I was in Montenegro when I received word of Br. Jeff’s passing this summer (12 August). For more than a decade, Br. Jeff Gros has been one of my chief ecumenical mentors. There have been many who have helped me along the way, but few as significant an educator and supporter as Brother Jeff. I have been reflecting on his life and his help to me in these years, and I keep finding it a daunting task to do justice to his memory and contributions.
There has never been any vocation for me but that of ecumenist. I barely remember wanting to do anything with my life other than be an ecumenist, even to the point of seeking it out as a university major (not an option, so I had to settle for Theology in general!). Whether the path to living it out was through the presbyterate, diaconate, lay ecclesial ministry, or academic theology always seemed to me to be a secondary question.
Br. Jeff was part of that generation that came of age just at the time of the Second Vatican Council. He completed his BA in the same year that Good Pope John called the council, and spent the years of the Council teaching in high schools and in his own graduate studies. In 1965 he published a master’s thesis on ministry and orders in the presbyterian church. In the very year the council ended! He wrote his doctorate at Fordham in the height of the energy and expectation about ecumenism, at a time when people seemed to think that reunion with Anglicans, Lutherans, and Orthodox, at least, would happen by the end of the decade.
Jeff was hired on as the first Catholic director of Faith and Order for the National Council of Churches during the 80’s, so he was on hand just as the WCC Faith and Orders most famous convergence statement, Baptism, Eucharist, and Ministry, was prepared, published, and received. In the most cutting-edge era of modern ecumenism, Jeff was at the forefront, and widely acknowledged as one of the most knowledgeable and approachable experts in a field populated by many of the best and brightest the Churches had to offer.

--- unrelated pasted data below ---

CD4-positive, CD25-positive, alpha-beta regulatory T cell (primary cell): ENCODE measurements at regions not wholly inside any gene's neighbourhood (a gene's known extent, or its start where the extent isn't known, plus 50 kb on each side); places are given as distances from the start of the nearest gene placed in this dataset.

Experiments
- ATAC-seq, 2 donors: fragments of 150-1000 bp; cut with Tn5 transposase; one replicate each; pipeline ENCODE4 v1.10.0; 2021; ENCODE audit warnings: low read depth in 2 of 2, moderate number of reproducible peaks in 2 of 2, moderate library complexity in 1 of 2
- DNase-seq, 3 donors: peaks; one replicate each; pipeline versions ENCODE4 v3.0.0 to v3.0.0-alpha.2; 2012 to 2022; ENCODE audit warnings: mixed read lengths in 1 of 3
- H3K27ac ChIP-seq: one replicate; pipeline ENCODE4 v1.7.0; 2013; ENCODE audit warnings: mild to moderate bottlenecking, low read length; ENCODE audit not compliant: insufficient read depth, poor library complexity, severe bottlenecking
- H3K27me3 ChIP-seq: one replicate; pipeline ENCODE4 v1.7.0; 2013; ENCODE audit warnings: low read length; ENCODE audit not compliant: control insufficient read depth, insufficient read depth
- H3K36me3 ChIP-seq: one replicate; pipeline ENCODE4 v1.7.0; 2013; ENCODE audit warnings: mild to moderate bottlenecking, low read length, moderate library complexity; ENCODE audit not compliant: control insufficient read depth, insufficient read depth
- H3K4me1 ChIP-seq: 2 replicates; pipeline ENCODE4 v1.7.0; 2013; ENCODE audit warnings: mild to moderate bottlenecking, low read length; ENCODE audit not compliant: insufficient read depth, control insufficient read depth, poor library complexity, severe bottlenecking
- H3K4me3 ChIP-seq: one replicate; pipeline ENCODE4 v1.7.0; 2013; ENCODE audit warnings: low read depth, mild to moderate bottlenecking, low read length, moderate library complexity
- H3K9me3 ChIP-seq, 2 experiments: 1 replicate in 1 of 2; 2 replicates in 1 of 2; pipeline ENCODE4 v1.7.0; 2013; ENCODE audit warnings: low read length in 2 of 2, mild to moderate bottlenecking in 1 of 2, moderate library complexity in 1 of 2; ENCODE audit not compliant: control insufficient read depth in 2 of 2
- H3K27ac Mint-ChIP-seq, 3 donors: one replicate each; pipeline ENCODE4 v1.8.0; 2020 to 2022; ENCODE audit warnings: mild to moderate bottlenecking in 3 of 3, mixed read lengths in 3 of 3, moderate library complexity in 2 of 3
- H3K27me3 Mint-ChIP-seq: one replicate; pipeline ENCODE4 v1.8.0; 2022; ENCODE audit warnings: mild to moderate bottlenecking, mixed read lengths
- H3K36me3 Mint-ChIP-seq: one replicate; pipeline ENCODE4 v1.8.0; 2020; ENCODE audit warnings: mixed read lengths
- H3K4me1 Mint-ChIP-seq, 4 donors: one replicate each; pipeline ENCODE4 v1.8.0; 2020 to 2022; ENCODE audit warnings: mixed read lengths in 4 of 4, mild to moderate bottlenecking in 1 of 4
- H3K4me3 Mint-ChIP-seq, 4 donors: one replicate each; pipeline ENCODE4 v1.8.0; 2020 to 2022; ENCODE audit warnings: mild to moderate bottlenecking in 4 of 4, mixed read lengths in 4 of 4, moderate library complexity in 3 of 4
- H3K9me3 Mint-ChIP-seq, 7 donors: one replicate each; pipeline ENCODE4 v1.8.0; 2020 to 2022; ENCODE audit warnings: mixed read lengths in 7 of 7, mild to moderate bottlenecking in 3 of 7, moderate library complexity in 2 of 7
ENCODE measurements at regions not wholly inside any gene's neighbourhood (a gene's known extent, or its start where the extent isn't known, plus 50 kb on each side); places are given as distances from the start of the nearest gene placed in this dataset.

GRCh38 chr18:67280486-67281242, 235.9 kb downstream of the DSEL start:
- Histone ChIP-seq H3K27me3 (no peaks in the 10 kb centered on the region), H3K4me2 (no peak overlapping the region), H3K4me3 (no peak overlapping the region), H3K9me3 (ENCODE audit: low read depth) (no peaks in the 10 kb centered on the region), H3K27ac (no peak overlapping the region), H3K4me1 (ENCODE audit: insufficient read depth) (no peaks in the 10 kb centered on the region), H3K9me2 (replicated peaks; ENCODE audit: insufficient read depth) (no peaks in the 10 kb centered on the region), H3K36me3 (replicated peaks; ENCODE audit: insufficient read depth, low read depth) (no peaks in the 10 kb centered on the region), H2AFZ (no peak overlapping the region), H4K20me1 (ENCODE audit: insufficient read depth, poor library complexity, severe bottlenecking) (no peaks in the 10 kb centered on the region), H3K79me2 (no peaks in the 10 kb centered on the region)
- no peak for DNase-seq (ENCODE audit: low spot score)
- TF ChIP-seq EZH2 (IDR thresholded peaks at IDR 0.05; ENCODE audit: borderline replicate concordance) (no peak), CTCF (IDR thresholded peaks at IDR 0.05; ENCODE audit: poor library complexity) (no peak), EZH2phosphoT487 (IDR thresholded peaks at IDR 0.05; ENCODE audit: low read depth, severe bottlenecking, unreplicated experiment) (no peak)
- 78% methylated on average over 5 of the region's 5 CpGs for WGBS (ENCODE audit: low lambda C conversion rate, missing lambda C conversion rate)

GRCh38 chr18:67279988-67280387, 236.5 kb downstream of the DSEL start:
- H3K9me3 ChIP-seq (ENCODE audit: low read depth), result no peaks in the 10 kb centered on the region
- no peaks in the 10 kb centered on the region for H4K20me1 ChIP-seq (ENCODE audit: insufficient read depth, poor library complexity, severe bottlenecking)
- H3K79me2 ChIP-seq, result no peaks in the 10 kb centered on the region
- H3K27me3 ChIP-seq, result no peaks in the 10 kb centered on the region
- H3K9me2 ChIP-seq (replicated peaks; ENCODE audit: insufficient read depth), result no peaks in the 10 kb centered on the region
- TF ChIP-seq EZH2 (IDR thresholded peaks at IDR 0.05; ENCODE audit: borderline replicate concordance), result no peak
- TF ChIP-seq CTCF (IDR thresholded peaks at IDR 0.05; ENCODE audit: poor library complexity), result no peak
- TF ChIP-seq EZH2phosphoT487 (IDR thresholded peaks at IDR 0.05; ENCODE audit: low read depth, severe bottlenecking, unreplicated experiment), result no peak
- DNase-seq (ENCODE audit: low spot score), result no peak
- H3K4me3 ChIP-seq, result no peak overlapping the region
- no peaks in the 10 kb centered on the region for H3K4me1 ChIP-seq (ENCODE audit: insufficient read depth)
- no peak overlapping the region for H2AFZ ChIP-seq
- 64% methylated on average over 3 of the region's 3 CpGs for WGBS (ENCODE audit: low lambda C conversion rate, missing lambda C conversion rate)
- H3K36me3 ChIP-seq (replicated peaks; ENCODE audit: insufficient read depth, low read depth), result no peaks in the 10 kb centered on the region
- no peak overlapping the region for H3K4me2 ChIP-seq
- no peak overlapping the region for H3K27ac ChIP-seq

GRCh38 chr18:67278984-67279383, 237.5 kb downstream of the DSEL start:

After a decade at Faith and Order, he was brought into the staff of the USCCB office for Ecumenism and Interreligious Dialogue, at that office’s height of effort and episcopal support. In the same year Pope Benedict was elected, the USCCB suffered a number of cutbacks and reorganizations, shrinking the office to half its previous staffing levels.
He was a member of the National Association of Evangelicals and of the Society for Pentecostal Studies, being elected president of the later on their 40th anniversary plenary. He knew the churches and communities from the inside out, and I daresay, sometimes better than many of their own leaders (Catholic Church included, of course).
I met Jeff in 2002, the year I finally got connected with national-level ecumenical networking (there was no ecumenical network for youth in the US then!), through my advisor at CUA, John Ford, CSC. First there was the CUIC Inauguration in Memphis, the National Workshop on Christian Unity in Cleveland, and Orientale Lumen in Washington, DC. Jeff was one of the many “rock stars” of the ecumenical movement I encountered for the first time that year. I would have the privilege of his tutelage during the USCCB’s Institute for Ecumenical Leadership twice (basic and advanced) and at several conferences over the years, most commonly the NWCU.